Jean has worked in women’s leadership development for over 25 years. In this episode she shares her thoughts about progress to date, reasons why the progress seems so slow and how we can think about it differently.
She shares practical suggestions that she hopes will help to create movement towards gender equity.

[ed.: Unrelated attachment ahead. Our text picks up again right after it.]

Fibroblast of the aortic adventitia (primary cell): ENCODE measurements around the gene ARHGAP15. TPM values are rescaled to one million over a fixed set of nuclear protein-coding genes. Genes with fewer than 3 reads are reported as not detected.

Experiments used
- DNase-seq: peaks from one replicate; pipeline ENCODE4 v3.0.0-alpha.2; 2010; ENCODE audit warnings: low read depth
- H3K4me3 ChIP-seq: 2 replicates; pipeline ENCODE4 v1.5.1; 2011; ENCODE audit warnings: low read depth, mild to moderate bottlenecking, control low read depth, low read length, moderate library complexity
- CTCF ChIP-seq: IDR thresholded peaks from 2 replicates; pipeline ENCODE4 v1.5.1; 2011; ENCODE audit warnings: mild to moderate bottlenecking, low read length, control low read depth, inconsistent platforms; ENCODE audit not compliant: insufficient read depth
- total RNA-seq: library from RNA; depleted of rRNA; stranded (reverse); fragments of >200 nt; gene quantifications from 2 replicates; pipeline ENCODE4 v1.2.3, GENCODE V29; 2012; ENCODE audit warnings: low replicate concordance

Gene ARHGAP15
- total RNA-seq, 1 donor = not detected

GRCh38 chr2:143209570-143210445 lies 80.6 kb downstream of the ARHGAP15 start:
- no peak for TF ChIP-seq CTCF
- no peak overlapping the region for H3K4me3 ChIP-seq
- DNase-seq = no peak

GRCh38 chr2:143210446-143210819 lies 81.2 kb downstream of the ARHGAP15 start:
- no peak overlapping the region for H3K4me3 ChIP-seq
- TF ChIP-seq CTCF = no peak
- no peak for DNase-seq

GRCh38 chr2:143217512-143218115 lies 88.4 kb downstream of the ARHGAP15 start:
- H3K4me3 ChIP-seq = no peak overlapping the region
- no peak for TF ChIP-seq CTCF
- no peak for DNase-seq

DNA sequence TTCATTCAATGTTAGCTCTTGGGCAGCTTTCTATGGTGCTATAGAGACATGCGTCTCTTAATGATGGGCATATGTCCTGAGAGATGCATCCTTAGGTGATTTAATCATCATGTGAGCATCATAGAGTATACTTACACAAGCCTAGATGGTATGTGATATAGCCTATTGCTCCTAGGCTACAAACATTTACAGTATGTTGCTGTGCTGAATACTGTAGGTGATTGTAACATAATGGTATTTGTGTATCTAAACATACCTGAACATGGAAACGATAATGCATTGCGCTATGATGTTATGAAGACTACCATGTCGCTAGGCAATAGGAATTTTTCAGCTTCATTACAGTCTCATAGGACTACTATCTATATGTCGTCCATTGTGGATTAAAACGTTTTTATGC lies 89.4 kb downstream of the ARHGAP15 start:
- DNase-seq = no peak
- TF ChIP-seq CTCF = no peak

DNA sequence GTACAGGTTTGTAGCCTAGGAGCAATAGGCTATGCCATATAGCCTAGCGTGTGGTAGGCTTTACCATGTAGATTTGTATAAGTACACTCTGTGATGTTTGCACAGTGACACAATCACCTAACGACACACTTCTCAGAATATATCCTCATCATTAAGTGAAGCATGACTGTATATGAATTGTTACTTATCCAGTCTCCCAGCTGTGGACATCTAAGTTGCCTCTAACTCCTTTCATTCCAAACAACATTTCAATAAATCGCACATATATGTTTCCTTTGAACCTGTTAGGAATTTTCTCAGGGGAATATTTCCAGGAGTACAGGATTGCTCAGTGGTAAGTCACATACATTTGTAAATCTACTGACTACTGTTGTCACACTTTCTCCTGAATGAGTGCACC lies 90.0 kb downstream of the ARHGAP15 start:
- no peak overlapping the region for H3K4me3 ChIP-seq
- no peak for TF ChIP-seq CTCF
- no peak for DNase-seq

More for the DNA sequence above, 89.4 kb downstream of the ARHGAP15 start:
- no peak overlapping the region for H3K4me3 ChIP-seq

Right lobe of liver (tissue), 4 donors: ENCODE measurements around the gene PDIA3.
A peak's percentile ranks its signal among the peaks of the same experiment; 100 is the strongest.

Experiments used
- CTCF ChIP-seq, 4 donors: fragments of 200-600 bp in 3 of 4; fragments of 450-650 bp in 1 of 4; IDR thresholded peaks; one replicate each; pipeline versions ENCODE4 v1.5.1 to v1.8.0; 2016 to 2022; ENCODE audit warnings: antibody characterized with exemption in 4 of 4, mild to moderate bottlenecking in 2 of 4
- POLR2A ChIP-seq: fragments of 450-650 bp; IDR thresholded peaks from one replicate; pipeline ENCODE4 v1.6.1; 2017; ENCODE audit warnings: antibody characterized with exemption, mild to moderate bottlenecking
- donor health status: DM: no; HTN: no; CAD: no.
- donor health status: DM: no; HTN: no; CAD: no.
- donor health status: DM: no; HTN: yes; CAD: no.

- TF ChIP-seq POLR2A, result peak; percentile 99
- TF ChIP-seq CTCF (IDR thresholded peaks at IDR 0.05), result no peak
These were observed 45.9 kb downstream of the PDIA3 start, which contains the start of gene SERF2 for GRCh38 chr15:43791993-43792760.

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Hi everyone and welcome to Making Sense of Work. Today I'm going to share my latest thinking on how it is to be a woman in business and in leadership, and some ideas about what we can do to continue to move towards gender parity. I'm recording. In March, 2023, and of course we celebrate International Women's Day in March. Before I go on, I'd like to let you know that if you'd like to be kept informed about podcast episodes or to learn about our professional development courses or coach training, you can sign up to our email@example.com, or you can follow me on LinkedIn Jeanbalfour or Instagram jean.balfour so let's dive in. I've been working in women's career and leadership development for over 25 years, running programs for women, hosting peer coaching groups, and sometimes I find myself saying that I feel like I haven't done a very good job because despite some movement, It actually often feels like we are not getting anywhere fast. It feels like we are still struggling to achieve parity in the number of women and men in leadership, and we have a long way to go. Now, I know the reasons for this are complex and systemic. And I know there's not one answer. We have systemic bias in society. We have organizations designed in a way that makes it often hard for people who have caring responsibilities to work full-time and so on. Hundreds, if not thousands of reasons why this is a complex. And for me, having lived and worked now in three different countries and run programs for women across at least 10 different countries, I see that the situation is different and it is ha and every woman has a different experience in each different culture. There are some countries where women and men are at near parity on leadership, but for most, we are struggling and at worst, in some countries, in some organizations, we're actually going backwards. So while we've made some great progress, We've also seen, as I've said, some things going backwards. We've seen women's rights being reduced in some parts of the world. It's at the moment, devastating to see what's happening for women in Afghanistan, able to study and to work and all the other restrictions that are happening for them. in this podcast, I want to see if we can think a little bit differently about it and perhaps look at the opportunities and what's possible with fresh eyes. I wonder if there's parts of the story that we haven't been talking about or thinking about, and I'd like to explore those and share some of the ways that I've been thinking about it in the last couple of. It's also, I think, time for us to refresh the agenda a little bit, particularly on International Women's Day. It can feel a bit jaded at times. I personally feel we've done so much. We've run so many panels, hosted so many events. We've done so many initiatives. And yet here we are still actually making small progress, but it feels incremental. It doesn't feel like we are making a seismic change. And so part of what I want to explore today is what does that mean for us and how do we continue to have energy for driving things forward? And how do we feel okay in ourselves while we are doing that? So I'd like to take a slightly different approach. In the past, we and I have focused on things that organizations can do, and I will touch on that, but a lot of that's been about areas for us as women to grow or men to change the conversation and create change. But because we are still struggling, I wonder if we are missing some context. I wonder if we are missing some of the situation and what's happening. But first let's just take a little look at where are we now with women in leadership. I focus on. Leadership and organizations, because that's what I'm curious about here in Singapore, at the end of 2022, we had 21% of the people on boards were women. And last year alone, women's board appointments made up 30% of all appointments. So we can see that we are moving forward in progress. In the uk, the FTSE 100 has just reached 40% of board appointments being women. And so it looks like on the surface that we are really making some improvement. And as I've also said, this number varies from country to country, so I'm bringing out two countries, but we see that number higher and lower in different. However, these numbers actually don't reflect what's going on in the organization. These are the independent board appointments, and what we see is that once we move into the executive committees, the excos, and further down into the organization, we immediately see a drop in the numbers of women. For example, in 2021, only 13% of Singapore listed companies were headed up by women's CEOs. And according to one report I read, this is the highest number in the world. So we have a long way to go. We see that women heading up our large organizations is still in small numbers. At best, we're at about 20. And so we need to begin to re-energize ourself. We have a long way to go and. This, of course, is linked to the experience of women. The lived reality for us, for many of us as women is difficult. I myself, I used to say I didn't really experience things, but as I've sat down and looked at it over the years, I've realized that there have been many micro behaviors of things that have happened towards me as a business owner, as a coach, working in leader. In my leadership roles that I'm pretty sure wouldn't have happened if I'd been a male business owner or leader. I mean, the most extreme example was meeting a potential client who was visibly disappointed to discover I was a woman. He had assumed by my name Jean that I was a French man, Jean. it's cause of these things that I think I've personally felt a bit stuck. I feel like we're not moving fast enough. I feel like I'm still experiencing this. I coach many, many women who tell me their stories and experiences. Experiences of direct or indirect discrimination. And so we do have to rethink it, re-look at the agenda and see if we can inject some energy and help accelerate the pace of movement. It may seem a bit strange, but I'd like to step back and look a little bit at history and see what we are experiencing now in the context of where we've come from for as far back as we can remember, and C women have held. Very specific gendered roles in most society, and there have been examples where women have been honored well for the role that they have played, but often those roles have tied them to home-based working. We also see that in many parts of society, women have been subjected to, uh, it direct physical violence. We know, you know, going right back, see women being burnt at the stake. We see these kind of direct prejudices against women that actually have resulted in harm to women. We see television full of story TV series like Bridgeton, representing a time in history where women have to play in some of the families in Bridgeton, a subservient role to men. There are many powerful women in that series, and yet we are still seeing these roles playing. The Me Too movement isn't over if it's even just begun. There are presumably deep and many stories to come out of situations of where women have been treated as sexual objects in order for work to happen. I know a woman who was being invested into the House of Lords in the uk. As she walked into the chamber, she had a male pair of the realm say, why are they letting all these bloody women in? This is only 20 years ago. We've got this kind of weight of stories and histories and prejudice happening, of course, for women. Oral contraception was only available since the 1960s. This is, you know, the years that I was born, and so women also were falling pregnant more often, had more caring responsibilities. In my own generation. My mother stopped working when she became pregnant with me. She went back to work when I was about 15, but her mother didn't really ever work and neither did my father's mother. In many ways, the women who were in leadership now are the first or second, maybe best third generation people. There are of course notable exceptions to that here in Singapore, there were many women who led the way, QU two who was leek U'S wife, was a notable leader. She co-founded a law firm. She led in some political arenas and in many ways was a great example to women and men in Singapore of what is. In recent times, we've also seen other challenges that women are experiencing in public leadership. I shared my thinking when Jacinda Den resigned, and then recently Nicholas Sturgeon in Scotland has resigned and both of them have told stories. About the experience they've had as women of some of the trolling they've had online about being women. In fact, the BBC write an article that said that Jacinda ER's resignation just went to prove that women can't have it all. They did take that headline down after a lot of complaints, but still the fact that it made it through the editorial team to be on the BBC is a sign of where we are. The fact also that society is still essentially condoning this and not seeing that we should be challenging this and that every time we see it, we as women feel a bit eroded. We feel that challenge and that difficulty. and I hear this, I know that I've said over the years, I don't think I've been too badly, directly affected, but actually I think I have been as I see, and I think some of that effect is actually the kind of psychological internal sense of having to pull against what's the prevailing themes in society. We also know that organizational work was designed on the basis of a person. in history, a man working full-time and having full-time help at home, and that of course, for most people still isn't available. So our organizational life is designed where it's really hard for two parents, for example, to be in a full-time job unless they're lucky enough to have good caring at home or good care. Yes, our education systems haven't caught up either. I was reading in The Guardian last week that only 2% of GCSE students in the UK study a book written by female author, and the campaigners, of course, were urging examples to diversify that. So we see that we are living in societies and norms that were designed around patterns that worked 200 years ago. They're not working now and we need to change them, but we also need to feel optimistic and hopeful that we can do this. So I was really thinking a lot about this. It seems a bit doom and gloom. I was wondering why, in a way we expect this progress to be happening so rapidly. It feels like we are pulling against a huge weight of history near and far. We're in the process of trying to overturn a millennial of experience, of lived experience, an experience where if women didn't do as they were expected, they were outcast. In some cases when they fell pregnant, they were put into asylums or they ended up poor. So we are pulling against a weight of trying to change something, but something's embedded. There's a growing body of research that suggests that past experiences, Of our ancestors and particularly those linked to trauma become embedded in our dna, and then they're passed down through the generations. So for me, I wonder whether it's possible that this millennial of experience of women struggling is actually embedded in all of our dna n not just women's. The stories are literally hardwire. So I've really begun to see that this history, this wave of history might lead to us having an inner tug or a pool inside us, which is basically trying to keep us safe. It might be telling us not to speak up or stand out or be bold, not to take a risk, not to challenge a man in a meeting or compete for another promotion. What if there's something deep, deep inside us, inside our being that's calling us to take care, to not step out of the shadows because who knows what might help him. We are feeling our own internalized protection and our own internalized sexism. And just to be clear, it's not just women who are affected. Men too have also been really affected by society's expectations about how they should be behaving in a certain way. Many men have felt this need to demonstrate their masculinity to be the breadwinner, when actually it doesn't feel a natural fit for them. So this societal norms, these historical prevailing themes have also been hard for men. An example of this is that men who choose to be the primary caregiver in their families often find it very hard to find a place in society that reflects them in that primary caregiving role. So I kind of want to say that I think it's no wonder we are finding it hard and no wonder that we are making slow pro. It doesn't justify it, but maybe we could be kinder to ourselves, both to men and women about why this feels so hard and why it is so hard. So in all of that, I really want to say there's a lot going on. We are trying to change something massive and it's going to take time, and I believe we can make that change. And I believe it's possible. What we're making that change. I'd like to share a couple of ways of thinking about it so that we can not get dragged down by the doom and gloom and we can begin to think how do we keep moving forward, perhaps with some fresh thinking, with some new ideas. The question of what we can do is women is a bit about how to remain optimistic and energetic and resilient during this, and also for organizations to think about what can we be doing. So I'm gonna share a couple of ideas around that. I'd like to start with this idea about what can we be doing as women to help us retain our resilience in the midst of all of this that's going on. A model that I find incredibly helpful, and I often share it with clients, is this idea of what's called insider outsider group dynamics. And it helps. It resonates with my own personal experience and also it seems to resonate very much with clients. I came to understand insider and outsider dynamics through Binner Canola's work. He was looking at what happens as the effect of bias in groups and saw, and many others saw that what we get are these kind of in group. and Outgroup dynamic. So the ingroup, uh, the majority group, the most powerful group and the outgroup are the minority or the least powerful group and insider outsider dynamics play. in all sorts of places. So not just gender. We are going to look at it from a gender lens today, but it could be that if you are the only accountant in a team full of HR people, for example, it can play out, uh, over ethnicities or nationalities or cultures. It can play out over age. It's all areas where there's one group who. uh, hire a number and have more power and another group, her and Laura in number and have less power. So the thing for the in group is that when you are in the in group, first of all, you usually don't notice it because you're in the in group, you're part of the in crowd. I mean, if you think back to when you were at school, we all wanted to be in the in group. I never was, but I certainly could see that that was where the cool kids hang out. Um, but in the in group, in organizations or in society, We don't even notice it, really. We feel like we are there, we belong. We have that sense of belonging and it's okay to be me. And so if I'm in the in group and I share something in a meeting more likely to be listened to, or if I challenge somebody, that's okay too. I'm in the in group, I'm given credit, and I'm recognized for my. it's in the outsider group that we have a different experience. So first of all, we feel a little bit less confident without even noticing it, and therefore we may find it harder to speak up because we feel like we're coming from outside. We're outside of the prevailing group. The prevailing norm. But other things happen in this, our contribution might be overlooked, so we may not be heard or listened to if we say something negative rather than seen as a possible challenge or opportunity to look at something different. It's often not welcome and forgotten. Ingroup members are less likely to make sacrifices for Outgroup members. They will do that for their own, but perhaps not for the Outgroup members. And the OUTGROUP members really feel like they have to prove themselves. So we hear this, for example, of saying that people who are in the ingroup can get a job based on past experience, and future possibility that people in the Outgroup really have to prove that they're capable of taking on a. So when we are in the outgroup, things are just harder. We have to work harder to get on, we have to work harder to be heard and cause of that, that can erode our sense of our own power and we can begin to lose energy or confidence, or we can begin to lose momentum. And I. Endless stories of women experiencing this. And also I would say endless stories of other people in minority groups. Exer experiencing this. I hear people talk about, uh, the ceiling of, at which point you can go in an organization based on your ethnicity. So it's not just gender related, it's a smaller group minority. And as I've said, men who are in primary care caregiver roles usually have an outsider group experience themselves. But what we want to do here is think about, okay, if I'm in an organization, I'm a woman, I'm experiencing this, it would actually be really good to think about. Acknowledging it first and saying, ah, that's an outgroup experience thing. That's not about me. And also thinking about how we can overcome it. So there's a really great example here from the Obama administration. Apparently early on in the administration, women were struggling to get their voice heard in meetings. And so a few men and women observed this and decided that they were going to do something about it. So what they did was that. Anyone spoke in the meeting and their perspective was ignored or overlooked. Another person in the group, man or a woman would say, Sarah just said something. Can we come back to her and hear it again? I think it's important. So it was offered people in the inside group who did this, who knew that it was important to change the culture. And the story goes that over time the culture really did shift until it was no longer necessary because people understood and presumably the women began to feel that they were having an insider group experience as well. So if that's a really simple example of things that we can do to become aware of this insider outside dynamic and that everyone can play. In it. We can also, I think, as I've said, if we're in the outgroup, be learn to name it. So, so often when we have these experiences, we internalize it as being about us. We can say, oh, maybe I should be speaking up more in meetings, or maybe I'm not clear enough, or maybe I'm not confident enough. Instead of that, I think it's better to say, huh, I might be having an outsider group. I'll name it about that. I'll see that it's not about me, it's about the prevailing culture, and then we can talk about it. In psychology, we talk about the importance of expressing feelings. So this doesn't mean it complaining, it just means acknowledging it and saying, wow, I notice I'm having to work harder in this meeting. This is hard for me. I'm finding it hard and I'm gonna look for ways to work it out practically so that we can overcome it, but also I'm gonna talk about it so I begin to feel better in myself. So that's one example. I think that we can think about our own experience when we are in the outsider group and what to do it, but here we are on International Women's Day and it would be good also to think about what else can we be doing from a practical perspective in organizations, and in the wider context. As I said at the beginning, I've done many women's leadership programs and I see some organizations and one in particular I work with making really amazing progress. I think that what they've done in this organization has taken a very long view, so this change has happened over a long period of time, and they have changed the conversation. I witness a very clear message in the organization. From both men and women, that there is an agenda of change and we are looking at a systemic way to see how we can bring about gender parity because we le believe it's a good thing and in organizations this is possible we can accelerate the pace of change. But it means making it a big priority and picking up every rock under, which might be hiding things that are holding back gender equity. It means looking at gender pay gaps, length of the working day travel requirements for roles. It means measuring everything that happens using your gender lesson lens and asking questions when more men than women are promoted. Or indeed when more women than men. We need to look at who's receiving top ratings and why. It means looking at our talent pipeline and asking if it's not 50 50, why not? It means challenging comments like, wow, it's amazing to have a woman in this role because those are a form of microaggression. It means really beginning to be open to all the things that are happening That might be saying we are not committed to gender equity. It's also about noticing right from the first rung in an organization. We see from the research that women and men at the first promotion point are promoted at different levels, and we know at this level that this has got nothing to do with caring responsibilities. Something happens in organizations that we don't promote as many men as we do women when people are early in their career and we need to be looking. and for women. There's also something I think that we could do a bit differently. As I said, I've been doing this for a long time and coaching women for a long time, and I think it's time to kind of change some of the way we are working with women. on leadership programs, and this is for me, much less about learning how to speak up. It's an insider outsider thing, and doing more tangible career plans, goals, targeted action to help women progress. One of the things I see as an entrepreneur is that there are many, um, mastermind groups. Prefer not to use the word master, but that's how we go that, uh, groups where people come together to focus on growing their business. They're focusing on financial goals, product, how to go to market, and they massively support each other in doing that. They help people overcome roadblocks and share when people are successful. I think we could think differently about our leadership programs and think. More mastermind groups for women, where we really work with them to identify what are their career traject. Where do they want to go? How are they going to get there? We back this up with support from the exco, not just hr, the EXCO owning the initiative, and we help them create a business plan, a strategic plan for achieving next roles in a sustainable way, and we identify roadblocks and we create a roadmap around those roadblocks. So we do something very practical and so that in those moments where things feel disheartening, where we feel like we are not getting anywhere, instead of going there, there we do something very practical. The other thing that we can do in groups I think is create opportunities for women actually, just to acknowledge that it's hard. Jacinda Jones's resignation in particular, led us to a point of hearing her say this was. Not just because I was heading a country, but because as a woman I had a, a lot of kind of negative voices and messages that I was constantly coming up against. So I think actually we perhaps need to just allow and create spaces for women to talk a bit about that. This isn't complaining, but it's sharing the experience. It's acknowledging that this is hard. We need to move on to action, but we want to help surface that feeling of difficulty and in that to practice some self-compassion to acknowledge that even though we should be able to find a way through it, we should be able to find it. We can't, we are pulling the weight of history. We are changing societal norms, and so let's be kind to ourselves, celebrate small wins, and see what we can do. And we can invite men to think about it a bit differently. All I can say here is sponsor, sponsor, sponsor. look at your pipeline. Think about the women who you work alongside. What are you doing to help them progress? Look for practical solutions like ensuring you have women in the pipeline, or you are looking at recruitment processes. Look at the practical things and talk to your young women and see what they think about where they want to be and what they want to achieve, and help them dream and think. Possible and every day think, what have I done to help a woman progress today? I'm really sorry that I don't have a magic solution. I am passionate about helping us to change the way organizations are, and one way I think we can do that is by helping more people in minority groups into leadership. And today I've been focusing on women. I want us to re-energize our efforts to think about it differently and to stay the course, to acknowledge the history and to begin to really say what do we wanna create for our children, our grandchildren, and our great-grandchildren? And how are we going to do that? And what can we do to speed the change up?